Presentation on theme: "The Problem of the Ghost Hamlet’s dilemma (ACT 1) Ms Juliet Paine 12 English Studies."— Presentation transcript:
The Problem of the Ghost Hamlet’s dilemma (ACT 1) Ms Juliet Paine 12 English Studies
The Source of Procrastination “ This is the story of a man who couldn’t make up his mind ” Laurence Olivier states this at the beginning of his film adaption of Hamlet (1948) Source: accessed on 02/08/09 But from where does Hamlet’s dilemma spring?
Hamlet’s Dilemma Is whether the ghost (supposedly his father, King Hamlet) is telling the truth? Remember the witches from Macbeth: –Macbeth believed in their prophecies unquestionably, at a huge cost to both himself and the country of Scotland. –It is only at the end of the play that he states that he has “begun to doubt the equivocation of the fiend”. –The witches represent the forces of darkness that disrupt Scotland and create chaos in the natural world.
Hamlet meets the ghost Angel and ministers of grace defend us! Be thou a spirit of health, or goblin damned, Bring with thee airs from heaven or blasts from hell, Be thy intents wicked or charitable, Thou coms’t in such a questionable shape. (1.4.40-5) Antithesis (defn) – “is the opposition of words of phrases against each other” - from the Cambridge Student edition of Hamlet (2005). It is also apparent in Claudius first speech in Act 1 Scene 2, in the “To be or not to be” soliloquy and in many other parts of the play. Examples of antithesis.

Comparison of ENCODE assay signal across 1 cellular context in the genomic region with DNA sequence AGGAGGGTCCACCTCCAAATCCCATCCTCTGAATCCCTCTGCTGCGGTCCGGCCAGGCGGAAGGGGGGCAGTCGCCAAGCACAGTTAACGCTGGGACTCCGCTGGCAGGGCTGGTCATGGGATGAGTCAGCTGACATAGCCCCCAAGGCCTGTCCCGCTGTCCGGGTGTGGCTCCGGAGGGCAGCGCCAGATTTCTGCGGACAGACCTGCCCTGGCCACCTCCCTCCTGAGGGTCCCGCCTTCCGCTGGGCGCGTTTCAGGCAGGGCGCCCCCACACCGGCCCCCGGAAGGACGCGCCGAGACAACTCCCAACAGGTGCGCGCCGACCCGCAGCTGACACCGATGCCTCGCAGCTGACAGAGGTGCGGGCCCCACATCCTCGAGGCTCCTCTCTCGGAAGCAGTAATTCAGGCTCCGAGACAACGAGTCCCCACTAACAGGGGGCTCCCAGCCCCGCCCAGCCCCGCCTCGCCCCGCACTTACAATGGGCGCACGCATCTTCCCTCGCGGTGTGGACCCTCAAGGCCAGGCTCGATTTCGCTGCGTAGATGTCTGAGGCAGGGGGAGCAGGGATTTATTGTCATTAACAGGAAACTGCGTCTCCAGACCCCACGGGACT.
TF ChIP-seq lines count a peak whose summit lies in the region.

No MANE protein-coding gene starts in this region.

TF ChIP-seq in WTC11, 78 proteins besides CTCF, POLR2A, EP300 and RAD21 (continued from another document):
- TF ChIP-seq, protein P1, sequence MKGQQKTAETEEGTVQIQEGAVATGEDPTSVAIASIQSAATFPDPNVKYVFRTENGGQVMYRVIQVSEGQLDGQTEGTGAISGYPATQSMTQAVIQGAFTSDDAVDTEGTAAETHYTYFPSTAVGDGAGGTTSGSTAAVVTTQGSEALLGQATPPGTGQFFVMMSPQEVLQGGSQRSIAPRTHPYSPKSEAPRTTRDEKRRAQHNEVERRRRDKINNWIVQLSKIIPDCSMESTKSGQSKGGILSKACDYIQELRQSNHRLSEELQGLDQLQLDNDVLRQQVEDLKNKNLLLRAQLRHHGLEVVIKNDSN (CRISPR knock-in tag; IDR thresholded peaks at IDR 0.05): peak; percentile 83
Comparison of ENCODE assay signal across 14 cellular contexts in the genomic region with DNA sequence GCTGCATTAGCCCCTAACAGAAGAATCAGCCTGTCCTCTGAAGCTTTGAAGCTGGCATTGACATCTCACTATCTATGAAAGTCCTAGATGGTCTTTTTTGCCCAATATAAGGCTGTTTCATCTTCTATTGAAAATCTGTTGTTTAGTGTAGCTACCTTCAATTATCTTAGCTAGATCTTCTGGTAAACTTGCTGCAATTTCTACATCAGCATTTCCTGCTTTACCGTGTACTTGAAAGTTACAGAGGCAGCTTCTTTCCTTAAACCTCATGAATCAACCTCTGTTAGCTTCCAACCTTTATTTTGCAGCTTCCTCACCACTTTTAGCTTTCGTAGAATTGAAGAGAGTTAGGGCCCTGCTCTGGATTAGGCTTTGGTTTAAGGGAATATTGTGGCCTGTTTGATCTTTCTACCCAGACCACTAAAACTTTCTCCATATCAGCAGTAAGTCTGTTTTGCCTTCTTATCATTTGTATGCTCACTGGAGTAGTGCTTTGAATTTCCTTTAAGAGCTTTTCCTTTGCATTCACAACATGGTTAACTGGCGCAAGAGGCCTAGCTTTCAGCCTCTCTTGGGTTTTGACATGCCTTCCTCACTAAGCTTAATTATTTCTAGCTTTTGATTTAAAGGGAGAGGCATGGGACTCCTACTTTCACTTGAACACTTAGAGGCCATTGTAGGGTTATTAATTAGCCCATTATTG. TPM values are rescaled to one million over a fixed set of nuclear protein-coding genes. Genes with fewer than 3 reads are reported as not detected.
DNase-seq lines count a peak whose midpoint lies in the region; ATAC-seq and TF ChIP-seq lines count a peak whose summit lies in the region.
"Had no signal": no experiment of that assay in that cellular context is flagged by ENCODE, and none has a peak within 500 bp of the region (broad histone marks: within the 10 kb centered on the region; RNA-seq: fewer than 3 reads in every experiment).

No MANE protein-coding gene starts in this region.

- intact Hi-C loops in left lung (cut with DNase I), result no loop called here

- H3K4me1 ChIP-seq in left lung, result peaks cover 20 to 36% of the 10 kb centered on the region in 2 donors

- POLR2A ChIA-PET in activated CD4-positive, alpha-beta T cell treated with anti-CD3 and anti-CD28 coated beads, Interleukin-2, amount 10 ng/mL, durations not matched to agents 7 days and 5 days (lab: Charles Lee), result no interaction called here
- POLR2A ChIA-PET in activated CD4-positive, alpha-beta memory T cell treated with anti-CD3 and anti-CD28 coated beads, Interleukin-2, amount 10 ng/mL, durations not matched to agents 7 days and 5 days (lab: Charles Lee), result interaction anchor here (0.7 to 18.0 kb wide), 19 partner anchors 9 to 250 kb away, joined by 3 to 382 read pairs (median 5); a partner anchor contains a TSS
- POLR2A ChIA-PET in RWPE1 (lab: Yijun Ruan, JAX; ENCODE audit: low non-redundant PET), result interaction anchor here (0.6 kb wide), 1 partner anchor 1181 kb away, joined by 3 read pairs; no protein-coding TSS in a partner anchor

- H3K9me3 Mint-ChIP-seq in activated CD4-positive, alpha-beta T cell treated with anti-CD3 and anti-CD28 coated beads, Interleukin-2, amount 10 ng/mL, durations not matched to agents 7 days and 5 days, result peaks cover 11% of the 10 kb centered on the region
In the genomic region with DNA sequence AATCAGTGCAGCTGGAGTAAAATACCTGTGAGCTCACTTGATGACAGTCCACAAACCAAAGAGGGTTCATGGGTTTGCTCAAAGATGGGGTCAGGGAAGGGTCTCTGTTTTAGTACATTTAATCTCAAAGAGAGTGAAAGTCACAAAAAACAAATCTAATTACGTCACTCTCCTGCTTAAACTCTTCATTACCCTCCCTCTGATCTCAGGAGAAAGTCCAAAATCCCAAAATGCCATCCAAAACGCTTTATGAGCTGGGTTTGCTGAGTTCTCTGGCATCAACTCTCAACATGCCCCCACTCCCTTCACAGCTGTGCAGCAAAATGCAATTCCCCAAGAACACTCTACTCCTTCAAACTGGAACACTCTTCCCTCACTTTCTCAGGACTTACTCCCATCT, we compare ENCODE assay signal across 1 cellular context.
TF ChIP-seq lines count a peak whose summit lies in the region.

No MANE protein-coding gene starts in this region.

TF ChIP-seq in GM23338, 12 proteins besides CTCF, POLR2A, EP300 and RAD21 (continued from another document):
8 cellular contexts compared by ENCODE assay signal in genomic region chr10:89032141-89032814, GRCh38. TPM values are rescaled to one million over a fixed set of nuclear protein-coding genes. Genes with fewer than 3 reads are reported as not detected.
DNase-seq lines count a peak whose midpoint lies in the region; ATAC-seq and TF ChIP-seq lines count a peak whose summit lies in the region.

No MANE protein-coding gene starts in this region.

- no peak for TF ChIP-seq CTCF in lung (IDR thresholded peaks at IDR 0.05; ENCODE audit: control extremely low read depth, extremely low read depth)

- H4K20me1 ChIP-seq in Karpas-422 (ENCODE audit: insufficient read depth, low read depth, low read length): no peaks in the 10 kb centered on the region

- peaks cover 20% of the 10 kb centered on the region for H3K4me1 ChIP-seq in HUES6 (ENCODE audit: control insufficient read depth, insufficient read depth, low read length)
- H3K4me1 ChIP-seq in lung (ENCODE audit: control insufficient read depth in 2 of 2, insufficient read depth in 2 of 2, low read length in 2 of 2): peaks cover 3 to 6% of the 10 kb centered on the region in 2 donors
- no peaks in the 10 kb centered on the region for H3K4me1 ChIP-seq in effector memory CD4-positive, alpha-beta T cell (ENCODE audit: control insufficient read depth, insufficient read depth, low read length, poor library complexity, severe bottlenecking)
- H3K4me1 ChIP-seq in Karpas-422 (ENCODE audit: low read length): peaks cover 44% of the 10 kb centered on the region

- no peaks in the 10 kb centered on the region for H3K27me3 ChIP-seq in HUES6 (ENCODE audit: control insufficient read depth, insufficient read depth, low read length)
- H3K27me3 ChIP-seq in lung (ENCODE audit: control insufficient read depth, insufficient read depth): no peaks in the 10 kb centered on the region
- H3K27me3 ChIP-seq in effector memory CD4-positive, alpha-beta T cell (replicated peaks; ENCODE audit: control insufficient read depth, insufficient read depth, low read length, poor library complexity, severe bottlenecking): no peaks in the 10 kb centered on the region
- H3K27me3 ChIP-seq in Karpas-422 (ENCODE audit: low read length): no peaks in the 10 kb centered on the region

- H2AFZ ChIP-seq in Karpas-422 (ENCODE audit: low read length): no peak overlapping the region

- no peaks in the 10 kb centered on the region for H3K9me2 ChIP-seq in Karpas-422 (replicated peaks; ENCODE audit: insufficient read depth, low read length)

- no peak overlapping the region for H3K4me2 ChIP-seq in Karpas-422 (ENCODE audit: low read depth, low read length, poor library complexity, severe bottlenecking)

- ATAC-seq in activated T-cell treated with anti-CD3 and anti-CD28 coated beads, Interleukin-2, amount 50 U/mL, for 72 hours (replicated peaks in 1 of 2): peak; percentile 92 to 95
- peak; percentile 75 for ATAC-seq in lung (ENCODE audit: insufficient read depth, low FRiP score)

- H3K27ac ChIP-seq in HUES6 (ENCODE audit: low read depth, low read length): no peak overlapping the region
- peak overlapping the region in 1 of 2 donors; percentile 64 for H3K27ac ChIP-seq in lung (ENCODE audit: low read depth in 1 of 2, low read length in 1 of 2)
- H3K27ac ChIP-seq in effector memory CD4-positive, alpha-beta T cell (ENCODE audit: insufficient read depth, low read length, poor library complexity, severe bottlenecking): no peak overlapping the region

Shakespeare employs the technique of antithesis in this passage to demonstrate the emotional conflict that Hamlet experiences when he sees his father’s ghost for the first time. The use of antithesis also helps establish the ghost as an ambiguous figure in the mind of the audience. Is this spectre to be trusted? (Remember what happened to Macbeth when he believed in the witches' prophecies) Horatio fears for Hamlet’s safety stating: What if it tempt you toward the flood my lord, Or to the dreadful summit of the cliff … And there assumes some other horrible form Which might deprive our sovereignty of reason, And draw you into madness? (1.4.69-74) Hamlet meets the ghost
The ghost claims that: I am thy father’s spirit Doomed for a certain time to walk the night And for the day confined to fast in fires Till the foul crimes done in my days of nature Are burnt and purged away… (1.5.9-14) Beliefs about Ghosts
Roman Catholics traditionally believed that if a person died without confessing, their soul would be condemned to purgatory until all their sins are burnt away and they are allowed to enter heaven. However, the majority of Shakespeare’s audience at this time would have claimed to be a Protestant (as it was dangerous to be a Catholic, although many practised their faith in secret).
Protestants in the audience had two reasons for being suspicious of the ghost: 1. The Protestant Church had abolished purgatory 2. The ghost demands that Hamlet avenge his father’s death, and revenge was considered a sin. Beliefs about Ghosts
So, ultimately, Hamlet is uncertain whether to believe the ghost. Is it a “ goblin damned ” or “ spirit of health ”? Can its tale be believed? Hamlet’s dilemma
If Hamlet kills Claudius, and the ghost was lying, he is committing the ultimate sin of regicide. The Renaissance philosophy of the Chain of Being (see handout) believed that kings were divinely ordained by God, and if they were murdered then chaos and disorder ensued. –eg. When Macbeth murders Duncan Hamlet’s dilemma
So, this is the dilemma confronting Hamlet that determines so much of the action of the play, and makes him a far from conventional revenge tragedy hero.